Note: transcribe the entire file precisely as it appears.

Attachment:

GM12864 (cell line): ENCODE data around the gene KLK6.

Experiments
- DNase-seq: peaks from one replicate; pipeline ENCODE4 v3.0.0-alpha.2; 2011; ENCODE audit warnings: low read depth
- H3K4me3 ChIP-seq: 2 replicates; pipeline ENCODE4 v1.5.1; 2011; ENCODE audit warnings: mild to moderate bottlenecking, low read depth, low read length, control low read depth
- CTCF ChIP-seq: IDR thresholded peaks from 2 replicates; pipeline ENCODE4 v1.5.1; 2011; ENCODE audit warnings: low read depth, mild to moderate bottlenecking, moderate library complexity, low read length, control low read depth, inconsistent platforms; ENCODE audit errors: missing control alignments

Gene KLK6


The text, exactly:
GM12864 (cell line): ENCODE data around the gene KLK6.

Experiments
- DNase-seq: peaks from one replicate; pipeline ENCODE4 v3.0.0-alpha.2; 2011; ENCODE audit warnings: low read depth
- H3K4me3 ChIP-seq: 2 replicates; pipeline ENCODE4 v1.5.1; 2011; ENCODE audit warnings: mild to moderate bottlenecking, low read depth, low read length, control low read depth
- CTCF ChIP-seq: IDR thresholded peaks from 2 replicates; pipeline ENCODE4 v1.5.1; 2011; ENCODE audit warnings: low read depth, mild to moderate bottlenecking, moderate library complexity, low read length, control low read depth, inconsistent platforms; ENCODE audit errors: missing control alignments

Gene KLK6